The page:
University of Arizona
Environmental Health Science
Client: Muath Almoslem, College of Public Health, University of Arizona advisor Dr. Jeff Burgess.
Consultants: Dean Billheimer, Chen Chen, Shahin Mohammadi, Mirjana Glisovic-Bensa (author)
November 7, 2019, 1-2pm
There are 1.05 million firefighters in the US who are at risk of being exposed to harmful substances in the course of their work (NFPA, 2019). The rate of cancer diagnoses among firefighters is 9% higher compared to the general US population (CDC, 2017). This study aims to determine whether aberrant DNA methylation occurs in firefighters over time. Also, we will investigate the dose-response relationship between occupational fire exposure and any observed changes in DNA methylation rates.
The cohort consists of participants selected from the Tucson firefighter department (n = 48 participants), sampled at the time of recruitment, and after two years. The participants did not have any live-fire exposure prior to the study. The firefighters were asked to complete questionnaires affording their demographic information, body weight, height, smoking status, and live-fire occupational exposure history. We defined the study population as a non-smoker, male firefighters with no live- fire exposure, who had provided complete height and weight information at baseline and follow-up.
Blood samples were sent to the University of Utah DNA Sequencing and Genomic Core Facility to analyze the DNA methylation status using MethylationEPIC arrays (Illumina). Samples were scanned using an iScan instrument, and raw data consisted of 96 samples in image format. We will process the raw image dataset using the Bioconductor minfi package in R. We will normalize the data using Illumina’s reference factor-based normalization methods (preprocess Illumina) and Subset-quantile Within-Array Normalization (SWAN) for type I and type II probe bias correction (Zhou et al., 2019).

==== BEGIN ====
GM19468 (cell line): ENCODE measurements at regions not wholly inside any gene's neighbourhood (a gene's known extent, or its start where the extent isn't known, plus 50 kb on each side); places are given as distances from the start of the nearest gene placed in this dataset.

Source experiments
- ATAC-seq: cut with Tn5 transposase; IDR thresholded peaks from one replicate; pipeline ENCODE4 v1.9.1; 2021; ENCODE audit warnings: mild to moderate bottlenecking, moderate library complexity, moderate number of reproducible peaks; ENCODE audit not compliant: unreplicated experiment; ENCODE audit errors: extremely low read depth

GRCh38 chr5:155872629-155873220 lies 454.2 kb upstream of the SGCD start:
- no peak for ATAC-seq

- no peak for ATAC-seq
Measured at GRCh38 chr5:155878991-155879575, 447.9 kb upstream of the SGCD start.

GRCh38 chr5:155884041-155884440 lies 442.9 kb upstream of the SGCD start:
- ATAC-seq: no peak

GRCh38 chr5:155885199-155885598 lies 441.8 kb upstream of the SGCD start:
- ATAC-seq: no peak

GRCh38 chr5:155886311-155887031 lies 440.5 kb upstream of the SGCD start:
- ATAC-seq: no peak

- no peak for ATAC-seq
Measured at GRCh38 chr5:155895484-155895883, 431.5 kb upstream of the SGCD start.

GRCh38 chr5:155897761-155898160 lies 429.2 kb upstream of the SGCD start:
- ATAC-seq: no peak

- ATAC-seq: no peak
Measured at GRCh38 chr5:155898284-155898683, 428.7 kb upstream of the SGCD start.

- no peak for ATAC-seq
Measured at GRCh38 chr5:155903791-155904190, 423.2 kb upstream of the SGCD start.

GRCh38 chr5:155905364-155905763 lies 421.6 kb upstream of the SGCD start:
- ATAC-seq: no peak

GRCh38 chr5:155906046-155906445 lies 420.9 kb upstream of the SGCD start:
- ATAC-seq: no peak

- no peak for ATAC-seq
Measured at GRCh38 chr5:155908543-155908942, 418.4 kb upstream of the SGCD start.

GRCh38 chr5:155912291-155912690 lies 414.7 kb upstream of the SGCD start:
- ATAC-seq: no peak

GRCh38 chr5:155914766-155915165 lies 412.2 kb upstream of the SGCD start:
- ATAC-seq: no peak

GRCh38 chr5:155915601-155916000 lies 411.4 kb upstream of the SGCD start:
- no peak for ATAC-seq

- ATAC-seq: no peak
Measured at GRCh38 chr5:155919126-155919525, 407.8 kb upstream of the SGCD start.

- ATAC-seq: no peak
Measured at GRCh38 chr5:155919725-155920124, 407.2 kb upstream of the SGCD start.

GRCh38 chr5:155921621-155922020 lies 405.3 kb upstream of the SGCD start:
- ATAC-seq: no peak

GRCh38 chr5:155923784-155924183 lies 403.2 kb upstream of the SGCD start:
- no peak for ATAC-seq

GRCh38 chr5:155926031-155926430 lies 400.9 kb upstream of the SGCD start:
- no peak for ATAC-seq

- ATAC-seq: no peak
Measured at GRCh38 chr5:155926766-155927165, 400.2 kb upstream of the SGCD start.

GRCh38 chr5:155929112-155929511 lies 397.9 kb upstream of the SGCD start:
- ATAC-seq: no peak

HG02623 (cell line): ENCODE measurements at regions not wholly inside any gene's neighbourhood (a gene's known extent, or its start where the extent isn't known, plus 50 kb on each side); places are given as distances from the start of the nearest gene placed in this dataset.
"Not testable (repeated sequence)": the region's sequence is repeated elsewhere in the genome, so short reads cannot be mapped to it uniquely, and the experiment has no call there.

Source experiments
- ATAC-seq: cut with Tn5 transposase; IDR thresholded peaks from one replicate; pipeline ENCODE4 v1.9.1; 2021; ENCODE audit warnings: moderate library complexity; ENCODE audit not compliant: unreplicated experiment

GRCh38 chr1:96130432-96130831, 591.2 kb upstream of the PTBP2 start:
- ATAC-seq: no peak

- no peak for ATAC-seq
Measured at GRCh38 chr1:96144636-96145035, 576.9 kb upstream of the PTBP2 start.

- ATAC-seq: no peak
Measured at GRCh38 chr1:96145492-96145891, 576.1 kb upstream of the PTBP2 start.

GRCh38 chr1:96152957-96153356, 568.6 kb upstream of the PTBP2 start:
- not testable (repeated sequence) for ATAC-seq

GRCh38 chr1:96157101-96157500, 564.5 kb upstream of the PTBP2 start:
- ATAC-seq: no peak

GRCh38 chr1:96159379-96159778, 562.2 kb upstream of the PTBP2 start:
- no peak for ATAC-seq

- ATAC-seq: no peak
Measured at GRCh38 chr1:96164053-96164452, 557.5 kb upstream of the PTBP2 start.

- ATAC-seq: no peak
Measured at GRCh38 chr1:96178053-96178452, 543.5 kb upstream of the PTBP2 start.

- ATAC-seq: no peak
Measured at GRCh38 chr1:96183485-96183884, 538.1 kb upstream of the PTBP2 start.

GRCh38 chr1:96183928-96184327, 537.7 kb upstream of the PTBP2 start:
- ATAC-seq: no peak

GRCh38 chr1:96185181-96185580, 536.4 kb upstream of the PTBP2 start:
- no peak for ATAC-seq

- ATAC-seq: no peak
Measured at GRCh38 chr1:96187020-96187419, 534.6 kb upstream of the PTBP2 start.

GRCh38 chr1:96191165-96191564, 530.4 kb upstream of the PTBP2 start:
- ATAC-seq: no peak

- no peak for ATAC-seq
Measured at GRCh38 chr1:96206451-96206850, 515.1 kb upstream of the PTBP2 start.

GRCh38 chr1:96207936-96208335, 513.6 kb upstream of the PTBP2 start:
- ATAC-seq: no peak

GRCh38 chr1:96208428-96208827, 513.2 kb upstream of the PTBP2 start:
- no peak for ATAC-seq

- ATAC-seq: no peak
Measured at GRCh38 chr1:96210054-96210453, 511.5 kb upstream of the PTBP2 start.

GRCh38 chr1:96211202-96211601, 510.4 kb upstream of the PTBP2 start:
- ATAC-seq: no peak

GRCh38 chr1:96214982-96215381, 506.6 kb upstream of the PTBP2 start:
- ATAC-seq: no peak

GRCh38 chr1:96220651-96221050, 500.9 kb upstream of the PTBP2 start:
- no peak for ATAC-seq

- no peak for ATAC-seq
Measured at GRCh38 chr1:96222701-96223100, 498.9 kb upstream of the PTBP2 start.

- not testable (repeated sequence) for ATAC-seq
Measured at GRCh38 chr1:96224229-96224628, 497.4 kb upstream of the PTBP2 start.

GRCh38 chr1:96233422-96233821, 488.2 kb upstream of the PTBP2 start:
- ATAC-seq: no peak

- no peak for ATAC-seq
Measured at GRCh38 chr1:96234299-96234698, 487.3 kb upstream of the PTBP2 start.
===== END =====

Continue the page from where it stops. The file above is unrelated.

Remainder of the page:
Statistical methods: The primary outcome is the DNA methylation status in 5 CpG sites after two years of occupational live-fire exposure.
Exposure: The primary exposure will be assessed using months as a firefighter, as the interval between the baseline and follow-up measurement varied by firefighter between 18 and 36 months, as well as the most recent fire exposure, and the number of incidents attended by each firefighter or the estimated time spent at each active fire.
Covariates: The principal investigator provided us with the following covariates to adjust for in the model:
- Body mass index (BMI) as continuous variable in kg/m2,
- Age in years,
- Ethnicity/Race (Non-Hispanic Caucasian and Hispanic Caucasian)
- Cell type.
Dr. Billheimer recommended to analyze each cell type separately.
Discussed whether to use option 1 or option 2:
Option 1: Linear mixed effect model approach:
Option 2: Linear regression on difference:
Conclusion: Option 1 more flexible but more complicated. Option 2 is simpler and better to use in this situation.
IV. Next Steps
See if these two different models will give the same results. Simulate random normally distributed data (then no need to use log) and see if two models will give us the same results.